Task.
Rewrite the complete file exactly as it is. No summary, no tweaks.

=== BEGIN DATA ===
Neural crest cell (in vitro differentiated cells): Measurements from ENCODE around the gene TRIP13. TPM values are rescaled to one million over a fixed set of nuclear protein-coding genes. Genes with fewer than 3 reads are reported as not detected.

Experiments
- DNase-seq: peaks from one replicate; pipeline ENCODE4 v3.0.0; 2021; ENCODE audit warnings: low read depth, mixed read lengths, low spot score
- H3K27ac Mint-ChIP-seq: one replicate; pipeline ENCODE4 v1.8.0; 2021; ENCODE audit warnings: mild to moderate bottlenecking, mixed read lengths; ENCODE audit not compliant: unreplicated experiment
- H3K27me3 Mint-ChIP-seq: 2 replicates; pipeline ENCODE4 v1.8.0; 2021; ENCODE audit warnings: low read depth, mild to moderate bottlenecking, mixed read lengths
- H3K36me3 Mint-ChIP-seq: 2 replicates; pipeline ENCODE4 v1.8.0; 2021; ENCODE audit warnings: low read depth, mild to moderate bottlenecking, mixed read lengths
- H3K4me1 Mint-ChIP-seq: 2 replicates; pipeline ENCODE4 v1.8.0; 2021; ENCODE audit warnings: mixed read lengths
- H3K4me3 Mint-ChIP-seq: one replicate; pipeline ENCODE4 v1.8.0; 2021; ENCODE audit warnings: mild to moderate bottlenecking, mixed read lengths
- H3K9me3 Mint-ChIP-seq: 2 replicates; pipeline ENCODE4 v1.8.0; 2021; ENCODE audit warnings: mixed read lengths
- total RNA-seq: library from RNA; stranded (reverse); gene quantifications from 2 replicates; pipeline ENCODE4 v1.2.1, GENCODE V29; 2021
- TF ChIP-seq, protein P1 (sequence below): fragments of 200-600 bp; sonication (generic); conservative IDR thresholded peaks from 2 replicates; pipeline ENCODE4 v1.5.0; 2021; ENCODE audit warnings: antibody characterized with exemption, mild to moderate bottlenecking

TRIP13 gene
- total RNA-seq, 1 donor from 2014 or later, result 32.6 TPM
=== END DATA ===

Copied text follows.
Neural crest cell (in vitro differentiated cells): Measurements from ENCODE around the gene TRIP13. TPM values are rescaled to one million over a fixed set of nuclear protein-coding genes. Genes with fewer than 3 reads are reported as not detected.

Experiments
- DNase-seq: peaks from one replicate; pipeline ENCODE4 v3.0.0; 2021; ENCODE audit warnings: low read depth, mixed read lengths, low spot score
- H3K27ac Mint-ChIP-seq: one replicate; pipeline ENCODE4 v1.8.0; 2021; ENCODE audit warnings: mild to moderate bottlenecking, mixed read lengths; ENCODE audit not compliant: unreplicated experiment
- H3K27me3 Mint-ChIP-seq: 2 replicates; pipeline ENCODE4 v1.8.0; 2021; ENCODE audit warnings: low read depth, mild to moderate bottlenecking, mixed read lengths
- H3K36me3 Mint-ChIP-seq: 2 replicates; pipeline ENCODE4 v1.8.0; 2021; ENCODE audit warnings: low read depth, mild to moderate bottlenecking, mixed read lengths
- H3K4me1 Mint-ChIP-seq: 2 replicates; pipeline ENCODE4 v1.8.0; 2021; ENCODE audit warnings: mixed read lengths
- H3K4me3 Mint-ChIP-seq: one replicate; pipeline ENCODE4 v1.8.0; 2021; ENCODE audit warnings: mild to moderate bottlenecking, mixed read lengths
- H3K9me3 Mint-ChIP-seq: 2 replicates; pipeline ENCODE4 v1.8.0; 2021; ENCODE audit warnings: mixed read lengths
- total RNA-seq: library from RNA; stranded (reverse); gene quantifications from 2 replicates; pipeline ENCODE4 v1.2.1, GENCODE V29; 2021
- TF ChIP-seq, protein P1 (sequence below): fragments of 200-600 bp; sonication (generic); conservative IDR thresholded peaks from 2 replicates; pipeline ENCODE4 v1.5.0; 2021; ENCODE audit warnings: antibody characterized with exemption, mild to moderate bottlenecking

TRIP13 gene
- total RNA-seq, 1 donor from 2014 or later, result 32.6 TPM